Brackley’s earliest history dates from the Iron Age with evidence of settlements found near Mill Lane and Castle Lane whilst traces of two Roman villas have been found, by a remarkable co-incidence. at Roman Way. Brackley developed as a village around 600 AD when a Saxon called Bracca, created a small settlement in a ‘ley’ or clearing around where St. Peters Church now stands. With great imagination and no apparent shame he called it ‘Braccaley’ though history doesn’t record how he felt to see the name transform into Brackley. Angraley I bet.
When the Normans arrived in the 11/12th century, they established a crossing over the River Ouse and built a small castle to protect it near where Hinton Road now runs. The Norman settlement rapidly expanded and it became a town of some significance. The king with the best ever title, Richard the Lionheart, named Brackley as one of only 5 places where official jousting tournaments could be held. We aren’t sure he ever visited the town because he was generally away Crusading or defending his Chateaux in France, no doubt from Dick Strawbridge’s ancestors.
Clearly the thrill of the medieval tournament and the gathering here of more than 2000 knights and horses in 1215 event (which was actually the warm-up event for the signing of the Magna Carta) saw Brackley become something of a party town and a centre for festivals and events which let’s just say it, is something we Brackley folk remain pretty damn good at.
Times were clearly good and trade along the new Norman road brought prosperity to Brackley and by 13th century it was a properly established town which sent delegates to Westminster, you know the place that used to discuss all sorts of issues like health and social care, education, defence and public spending etc.
The Normans also established the parish church of St Peters which was later added to particularly in 13/14th centuries. Further development saw the building of the Hospital of St. James and St. John which subsequently passed to Magdalen College of Oxford, who, later founded the school which is such a feature of the town today.
Trade-wise the town became famous for wool making and Brackley prospered until changes in manufacturing techniques led to the industry moving further north during the industrial revolution. However the textile skills weren’t lost and over time a new trade in lace-making took over whilst a thriving shoe and boot-making developed amongst the townsfolk in common with many people in Northamptonshire. Cobblers – no it’s absolutely true!
The Civil War, which can best be described as Brexit for the Monarchy, saw Brackley on the side of the Roundheads (or the leavers). Because of its central position, Brackley was often a stopping place during this time. In fact Brackley prospered again as the Puritan era passed and the coaching era dawned. It became a significant staging post with, at one time, some 28 hostelries established on the High St alone, reviving its status as a party town. ‘All hail to the ale’ could well have been coined by Brackley revellers and we weren’t terribly surprised to learn that breweries sprang up in town to meet the thirsty needs, the last closing its doors as late as 1959. Several coaching inns from the period survive today albeit in a modernised form such as The Crown Hotel and The Plough public house whilst several street names around town, like Drayman’s Walk and Old Brewery Walk, hark back to this time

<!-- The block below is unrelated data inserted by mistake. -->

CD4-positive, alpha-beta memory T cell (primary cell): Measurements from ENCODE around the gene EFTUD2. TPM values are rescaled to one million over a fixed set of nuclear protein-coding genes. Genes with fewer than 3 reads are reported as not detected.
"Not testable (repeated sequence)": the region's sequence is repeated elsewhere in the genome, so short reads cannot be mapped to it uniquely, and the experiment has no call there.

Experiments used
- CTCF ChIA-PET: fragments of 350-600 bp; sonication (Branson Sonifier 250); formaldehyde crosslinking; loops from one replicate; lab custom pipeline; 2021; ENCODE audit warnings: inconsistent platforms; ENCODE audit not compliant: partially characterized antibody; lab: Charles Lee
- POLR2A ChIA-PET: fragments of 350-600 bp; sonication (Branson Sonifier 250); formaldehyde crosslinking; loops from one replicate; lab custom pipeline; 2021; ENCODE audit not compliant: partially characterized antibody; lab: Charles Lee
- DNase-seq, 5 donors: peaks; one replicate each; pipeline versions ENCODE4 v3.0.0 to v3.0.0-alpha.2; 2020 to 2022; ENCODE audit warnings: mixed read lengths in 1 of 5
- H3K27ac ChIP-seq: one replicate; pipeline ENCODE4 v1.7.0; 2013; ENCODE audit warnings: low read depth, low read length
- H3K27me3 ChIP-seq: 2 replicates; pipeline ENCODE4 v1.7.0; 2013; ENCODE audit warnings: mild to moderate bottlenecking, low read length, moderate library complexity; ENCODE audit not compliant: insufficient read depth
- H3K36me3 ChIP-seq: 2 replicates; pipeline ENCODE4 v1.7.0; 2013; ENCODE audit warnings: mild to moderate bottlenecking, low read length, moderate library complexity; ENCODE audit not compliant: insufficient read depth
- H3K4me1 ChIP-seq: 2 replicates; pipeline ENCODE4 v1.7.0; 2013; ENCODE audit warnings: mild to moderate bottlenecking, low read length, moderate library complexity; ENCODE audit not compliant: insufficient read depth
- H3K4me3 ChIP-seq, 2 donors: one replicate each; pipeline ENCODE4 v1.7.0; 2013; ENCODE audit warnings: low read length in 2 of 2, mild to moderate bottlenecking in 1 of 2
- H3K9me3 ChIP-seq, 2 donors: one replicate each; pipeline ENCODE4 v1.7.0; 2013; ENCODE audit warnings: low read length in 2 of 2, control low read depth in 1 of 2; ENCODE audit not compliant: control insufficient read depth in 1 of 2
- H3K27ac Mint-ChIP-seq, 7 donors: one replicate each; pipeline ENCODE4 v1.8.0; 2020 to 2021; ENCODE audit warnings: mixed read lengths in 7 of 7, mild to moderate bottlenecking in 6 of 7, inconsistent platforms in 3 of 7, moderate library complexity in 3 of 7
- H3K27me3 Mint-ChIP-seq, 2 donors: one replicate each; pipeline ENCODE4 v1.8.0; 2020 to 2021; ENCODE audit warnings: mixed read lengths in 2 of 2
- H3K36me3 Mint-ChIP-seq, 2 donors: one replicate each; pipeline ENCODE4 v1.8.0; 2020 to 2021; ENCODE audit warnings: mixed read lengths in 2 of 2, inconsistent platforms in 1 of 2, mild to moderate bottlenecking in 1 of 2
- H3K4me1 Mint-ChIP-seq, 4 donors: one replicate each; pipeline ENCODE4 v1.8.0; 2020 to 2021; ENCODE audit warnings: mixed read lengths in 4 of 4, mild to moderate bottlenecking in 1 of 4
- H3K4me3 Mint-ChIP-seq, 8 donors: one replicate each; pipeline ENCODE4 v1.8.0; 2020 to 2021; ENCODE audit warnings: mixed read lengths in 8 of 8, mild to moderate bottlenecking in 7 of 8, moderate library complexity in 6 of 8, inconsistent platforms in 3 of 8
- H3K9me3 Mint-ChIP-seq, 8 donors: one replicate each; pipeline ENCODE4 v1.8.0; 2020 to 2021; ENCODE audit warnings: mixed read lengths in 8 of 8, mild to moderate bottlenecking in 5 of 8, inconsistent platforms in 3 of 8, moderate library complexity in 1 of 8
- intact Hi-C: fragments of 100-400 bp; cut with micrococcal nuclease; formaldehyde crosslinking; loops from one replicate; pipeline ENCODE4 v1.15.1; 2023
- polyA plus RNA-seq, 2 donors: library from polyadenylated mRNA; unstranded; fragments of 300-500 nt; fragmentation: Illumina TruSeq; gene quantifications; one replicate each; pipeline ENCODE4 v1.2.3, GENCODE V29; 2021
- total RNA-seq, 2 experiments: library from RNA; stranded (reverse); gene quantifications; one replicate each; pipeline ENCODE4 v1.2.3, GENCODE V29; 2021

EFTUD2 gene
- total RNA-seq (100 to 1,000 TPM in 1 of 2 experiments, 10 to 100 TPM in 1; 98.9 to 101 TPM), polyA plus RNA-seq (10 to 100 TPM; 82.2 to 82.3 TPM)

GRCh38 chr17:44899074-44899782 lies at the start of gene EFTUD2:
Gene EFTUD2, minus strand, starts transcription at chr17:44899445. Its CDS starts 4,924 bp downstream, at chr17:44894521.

Turning to a more sober theme it should be said that architecturally the town has many fine buildings. A fine Jacobean Manor House was built in the 17th century and after numerous changes in style and ownership it is now Winchester House School, a much-admired private preparatory school. The iconic town hall is Georgian, built in 1706 by the 4th Earl of Bridgewater and it has recently undergone a major restoration and is a much loved feature.
The town was dominated by two families the Egertons and the Stanleys for close on 150 years until around the time of the Reform Act of 1832, when Brackley lost its two MPs. This seemed to be a high watermark for the town after which Brackley settled into being a quiet market town, unlike its earlier character.
Then in the mid 19th Century the first railway line came to the town and 50 years later, a second station was built at the north end of Brackley linking the town with the capital (hats in the air). A fabulous viaduct was built across River Ouse and what is now the route of the A43 to carry the rail line (hurrahs). However Brackley lost its rail links under the Beeching cuts in the 1960’s and the viaduct was sadly demolished in the 70’s (sigh).
However In more recent times, Brackley has grown significantly and new industry has been attracted to the town including food processing, engineering and other manufacturing industries. The town is proud to be the home of F! World Champions Mercedes Petronas and just to continue the theme of sporting prowess, our local football side Brackley Town FC are the current FA Trophy holders having beaten Bromley FC on penalties at a dramatic Wembley final last May.
The population of more than 15,000 is growing rapidly as new housing developments have sprung up with a new school, community centre, health care facility, store and a central park being built to the north of the town.
Happily the town once again is a vibrant, thriving and growing community which, as in times past, once again enjoys an events and festival calendar that makes it a great place to live and visit.
If you’d like to read a more serious and in depth history of the town click here…..